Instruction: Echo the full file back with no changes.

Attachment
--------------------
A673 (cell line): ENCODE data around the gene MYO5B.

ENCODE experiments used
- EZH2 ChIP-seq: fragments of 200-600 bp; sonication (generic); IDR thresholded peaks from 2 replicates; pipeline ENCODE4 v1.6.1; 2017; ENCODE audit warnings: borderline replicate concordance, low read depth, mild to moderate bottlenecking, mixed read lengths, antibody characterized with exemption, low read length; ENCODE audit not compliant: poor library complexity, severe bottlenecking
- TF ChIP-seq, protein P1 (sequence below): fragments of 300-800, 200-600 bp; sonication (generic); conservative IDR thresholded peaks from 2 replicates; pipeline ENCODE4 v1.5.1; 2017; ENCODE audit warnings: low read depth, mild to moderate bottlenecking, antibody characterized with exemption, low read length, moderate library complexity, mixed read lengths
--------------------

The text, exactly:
A673 (cell line): ENCODE data around the gene MYO5B.

ENCODE experiments used
- EZH2 ChIP-seq: fragments of 200-600 bp; sonication (generic); IDR thresholded peaks from 2 replicates; pipeline ENCODE4 v1.6.1; 2017; ENCODE audit warnings: borderline replicate concordance, low read depth, mild to moderate bottlenecking, mixed read lengths, antibody characterized with exemption, low read length; ENCODE audit not compliant: poor library complexity, severe bottlenecking
- TF ChIP-seq, protein P1 (sequence below): fragments of 300-800, 200-600 bp; sonication (generic); conservative IDR thresholded peaks from 2 replicates; pipeline ENCODE4 v1.5.1; 2017; ENCODE audit warnings: low read depth, mild to moderate bottlenecking, antibody characterized with exemption, low read length, moderate library complexity, mixed read lengths